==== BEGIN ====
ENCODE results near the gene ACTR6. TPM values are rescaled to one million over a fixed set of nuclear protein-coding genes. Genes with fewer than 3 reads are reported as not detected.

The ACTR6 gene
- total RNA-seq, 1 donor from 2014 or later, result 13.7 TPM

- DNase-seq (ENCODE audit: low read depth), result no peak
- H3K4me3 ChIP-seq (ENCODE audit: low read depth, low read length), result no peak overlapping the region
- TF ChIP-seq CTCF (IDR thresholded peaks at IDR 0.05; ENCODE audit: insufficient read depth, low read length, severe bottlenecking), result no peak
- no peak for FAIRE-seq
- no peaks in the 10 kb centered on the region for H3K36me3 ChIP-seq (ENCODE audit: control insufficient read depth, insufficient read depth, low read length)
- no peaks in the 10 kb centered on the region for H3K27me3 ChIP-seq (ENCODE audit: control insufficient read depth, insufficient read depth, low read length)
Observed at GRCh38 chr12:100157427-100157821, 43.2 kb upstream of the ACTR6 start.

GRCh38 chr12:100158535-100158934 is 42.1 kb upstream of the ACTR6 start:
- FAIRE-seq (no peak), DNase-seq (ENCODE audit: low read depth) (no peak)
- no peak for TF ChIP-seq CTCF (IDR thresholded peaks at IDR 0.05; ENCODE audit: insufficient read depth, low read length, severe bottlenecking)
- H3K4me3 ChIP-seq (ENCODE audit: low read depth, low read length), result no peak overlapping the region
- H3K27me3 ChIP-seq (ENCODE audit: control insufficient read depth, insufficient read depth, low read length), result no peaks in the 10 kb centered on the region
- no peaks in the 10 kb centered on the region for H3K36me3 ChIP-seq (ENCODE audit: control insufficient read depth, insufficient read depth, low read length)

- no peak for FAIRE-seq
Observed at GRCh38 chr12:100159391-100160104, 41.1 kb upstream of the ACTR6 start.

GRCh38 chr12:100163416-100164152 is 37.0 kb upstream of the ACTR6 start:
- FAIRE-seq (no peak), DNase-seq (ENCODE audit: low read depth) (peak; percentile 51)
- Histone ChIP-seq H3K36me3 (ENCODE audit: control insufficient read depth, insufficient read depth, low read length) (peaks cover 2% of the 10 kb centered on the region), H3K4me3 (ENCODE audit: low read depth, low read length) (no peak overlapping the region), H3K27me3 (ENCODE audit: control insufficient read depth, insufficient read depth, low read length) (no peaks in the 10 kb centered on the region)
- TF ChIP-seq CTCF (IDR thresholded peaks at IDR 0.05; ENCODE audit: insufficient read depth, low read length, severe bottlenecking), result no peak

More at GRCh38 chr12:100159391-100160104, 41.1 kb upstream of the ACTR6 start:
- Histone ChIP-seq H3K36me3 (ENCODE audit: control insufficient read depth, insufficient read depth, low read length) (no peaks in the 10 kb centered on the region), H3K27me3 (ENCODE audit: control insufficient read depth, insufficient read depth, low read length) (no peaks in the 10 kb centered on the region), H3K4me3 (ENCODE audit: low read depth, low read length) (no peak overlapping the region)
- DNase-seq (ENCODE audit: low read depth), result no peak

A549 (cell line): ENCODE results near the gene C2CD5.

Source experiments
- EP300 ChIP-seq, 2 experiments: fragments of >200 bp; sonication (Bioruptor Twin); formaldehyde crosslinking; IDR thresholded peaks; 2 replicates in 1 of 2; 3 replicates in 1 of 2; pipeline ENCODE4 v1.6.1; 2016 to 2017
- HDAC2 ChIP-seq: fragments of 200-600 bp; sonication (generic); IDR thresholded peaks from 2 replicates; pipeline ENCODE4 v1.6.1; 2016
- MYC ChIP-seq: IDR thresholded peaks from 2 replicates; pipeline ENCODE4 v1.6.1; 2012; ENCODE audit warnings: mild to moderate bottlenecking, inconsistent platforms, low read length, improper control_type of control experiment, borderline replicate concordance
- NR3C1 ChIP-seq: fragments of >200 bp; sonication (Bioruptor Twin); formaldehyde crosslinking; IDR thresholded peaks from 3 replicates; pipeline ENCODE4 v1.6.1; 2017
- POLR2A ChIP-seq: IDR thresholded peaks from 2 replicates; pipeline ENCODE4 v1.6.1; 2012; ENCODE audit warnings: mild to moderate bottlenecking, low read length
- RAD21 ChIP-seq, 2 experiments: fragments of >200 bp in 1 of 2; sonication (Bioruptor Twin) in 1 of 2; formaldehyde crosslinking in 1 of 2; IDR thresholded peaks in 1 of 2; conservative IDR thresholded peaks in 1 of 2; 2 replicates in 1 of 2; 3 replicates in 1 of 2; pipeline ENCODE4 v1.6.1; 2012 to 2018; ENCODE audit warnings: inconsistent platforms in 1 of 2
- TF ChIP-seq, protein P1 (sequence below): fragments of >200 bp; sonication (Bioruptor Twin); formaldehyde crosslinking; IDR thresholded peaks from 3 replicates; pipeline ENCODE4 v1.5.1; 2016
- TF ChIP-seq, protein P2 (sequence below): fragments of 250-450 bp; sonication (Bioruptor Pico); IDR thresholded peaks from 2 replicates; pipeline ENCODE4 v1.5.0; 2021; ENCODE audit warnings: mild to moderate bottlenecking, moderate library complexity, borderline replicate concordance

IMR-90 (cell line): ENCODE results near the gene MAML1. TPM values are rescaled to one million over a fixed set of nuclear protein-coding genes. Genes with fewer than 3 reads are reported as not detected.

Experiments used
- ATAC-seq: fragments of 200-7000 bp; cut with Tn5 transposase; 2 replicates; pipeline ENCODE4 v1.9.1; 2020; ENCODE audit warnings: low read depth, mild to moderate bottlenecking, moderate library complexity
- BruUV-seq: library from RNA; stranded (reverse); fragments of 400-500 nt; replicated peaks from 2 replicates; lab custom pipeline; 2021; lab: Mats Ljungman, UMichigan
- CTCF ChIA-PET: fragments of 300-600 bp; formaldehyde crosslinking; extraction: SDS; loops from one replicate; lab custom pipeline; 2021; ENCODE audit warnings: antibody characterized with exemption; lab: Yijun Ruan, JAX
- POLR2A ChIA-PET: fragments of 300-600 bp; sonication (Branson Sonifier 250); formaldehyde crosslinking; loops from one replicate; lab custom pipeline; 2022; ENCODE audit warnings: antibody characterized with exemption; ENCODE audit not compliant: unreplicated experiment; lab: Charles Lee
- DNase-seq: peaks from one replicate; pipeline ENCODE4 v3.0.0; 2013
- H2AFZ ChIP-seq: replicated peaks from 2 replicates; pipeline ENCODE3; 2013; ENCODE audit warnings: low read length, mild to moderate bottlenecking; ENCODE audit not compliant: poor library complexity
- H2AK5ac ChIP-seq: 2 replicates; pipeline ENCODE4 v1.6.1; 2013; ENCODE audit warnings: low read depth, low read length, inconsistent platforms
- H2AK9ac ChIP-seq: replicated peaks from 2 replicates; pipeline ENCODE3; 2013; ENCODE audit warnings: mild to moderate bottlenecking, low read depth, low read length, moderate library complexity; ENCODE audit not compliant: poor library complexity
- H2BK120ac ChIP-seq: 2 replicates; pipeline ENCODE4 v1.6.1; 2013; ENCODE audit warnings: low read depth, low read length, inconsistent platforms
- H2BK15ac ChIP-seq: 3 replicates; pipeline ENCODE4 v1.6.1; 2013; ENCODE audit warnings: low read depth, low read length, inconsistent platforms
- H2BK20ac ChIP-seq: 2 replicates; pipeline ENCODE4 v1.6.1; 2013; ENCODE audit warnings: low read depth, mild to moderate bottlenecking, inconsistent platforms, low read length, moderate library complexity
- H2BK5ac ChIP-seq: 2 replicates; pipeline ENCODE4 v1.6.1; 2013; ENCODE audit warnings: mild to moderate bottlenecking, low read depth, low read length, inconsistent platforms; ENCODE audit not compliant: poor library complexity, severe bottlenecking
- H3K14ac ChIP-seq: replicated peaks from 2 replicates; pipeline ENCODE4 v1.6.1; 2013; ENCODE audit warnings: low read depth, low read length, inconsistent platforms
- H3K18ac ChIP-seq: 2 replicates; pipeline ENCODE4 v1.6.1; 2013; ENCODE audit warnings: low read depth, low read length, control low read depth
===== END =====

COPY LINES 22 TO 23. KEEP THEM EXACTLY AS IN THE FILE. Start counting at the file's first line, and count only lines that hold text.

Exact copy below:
- TF ChIP-seq CTCF (IDR thresholded peaks at IDR 0.05; ENCODE audit: insufficient read depth, low read length, severe bottlenecking), result no peak

More at GRCh38 chr12:100159391-100160104, 41.1 kb upstream of the ACTR6 start: